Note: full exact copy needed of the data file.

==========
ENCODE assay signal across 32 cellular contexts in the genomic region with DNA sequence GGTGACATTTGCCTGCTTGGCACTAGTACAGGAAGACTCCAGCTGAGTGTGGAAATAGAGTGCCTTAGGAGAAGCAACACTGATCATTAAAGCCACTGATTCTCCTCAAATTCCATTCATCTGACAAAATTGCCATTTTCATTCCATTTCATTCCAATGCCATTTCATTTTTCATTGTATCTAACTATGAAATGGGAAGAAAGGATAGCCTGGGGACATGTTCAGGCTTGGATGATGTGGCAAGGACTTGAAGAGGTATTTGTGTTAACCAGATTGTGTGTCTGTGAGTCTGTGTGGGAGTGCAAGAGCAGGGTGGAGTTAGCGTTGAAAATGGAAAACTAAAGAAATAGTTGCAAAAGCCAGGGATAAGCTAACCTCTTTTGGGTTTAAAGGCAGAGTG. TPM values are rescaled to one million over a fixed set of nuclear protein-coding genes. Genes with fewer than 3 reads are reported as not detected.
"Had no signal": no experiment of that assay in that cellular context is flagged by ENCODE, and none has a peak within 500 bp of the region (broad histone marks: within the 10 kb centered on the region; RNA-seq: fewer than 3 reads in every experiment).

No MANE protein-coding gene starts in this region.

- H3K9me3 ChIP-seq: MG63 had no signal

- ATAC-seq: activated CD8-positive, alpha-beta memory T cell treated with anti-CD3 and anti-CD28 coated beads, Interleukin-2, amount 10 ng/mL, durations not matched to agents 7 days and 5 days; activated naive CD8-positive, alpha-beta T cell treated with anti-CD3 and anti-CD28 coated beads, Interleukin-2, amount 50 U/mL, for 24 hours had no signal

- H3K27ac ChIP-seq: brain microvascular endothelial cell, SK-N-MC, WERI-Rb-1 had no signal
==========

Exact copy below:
ENCODE assay signal across 32 cellular contexts in the genomic region with DNA sequence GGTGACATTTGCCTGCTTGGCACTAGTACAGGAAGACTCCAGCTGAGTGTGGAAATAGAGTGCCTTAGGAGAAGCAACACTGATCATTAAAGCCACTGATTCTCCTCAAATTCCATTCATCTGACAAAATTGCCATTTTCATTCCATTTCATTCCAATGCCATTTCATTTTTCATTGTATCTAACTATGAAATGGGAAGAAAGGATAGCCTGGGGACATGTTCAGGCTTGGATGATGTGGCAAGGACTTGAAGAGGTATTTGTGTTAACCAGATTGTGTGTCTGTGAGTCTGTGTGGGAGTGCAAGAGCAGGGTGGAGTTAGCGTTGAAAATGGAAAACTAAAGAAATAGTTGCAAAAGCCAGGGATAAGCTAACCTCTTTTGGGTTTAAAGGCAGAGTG. TPM values are rescaled to one million over a fixed set of nuclear protein-coding genes. Genes with fewer than 3 reads are reported as not detected.
"Had no signal": no experiment of that assay in that cellular context is flagged by ENCODE, and none has a peak within 500 bp of the region (broad histone marks: within the 10 kb centered on the region; RNA-seq: fewer than 3 reads in every experiment).

No MANE protein-coding gene starts in this region.

- H3K9me3 ChIP-seq: MG63 had no signal

- ATAC-seq: activated CD8-positive, alpha-beta memory T cell treated with anti-CD3 and anti-CD28 coated beads, Interleukin-2, amount 10 ng/mL, durations not matched to agents 7 days and 5 days; activated naive CD8-positive, alpha-beta T cell treated with anti-CD3 and anti-CD28 coated beads, Interleukin-2, amount 50 U/mL, for 24 hours had no signal

- H3K27ac ChIP-seq: brain microvascular endothelial cell, SK-N-MC, WERI-Rb-1 had no signal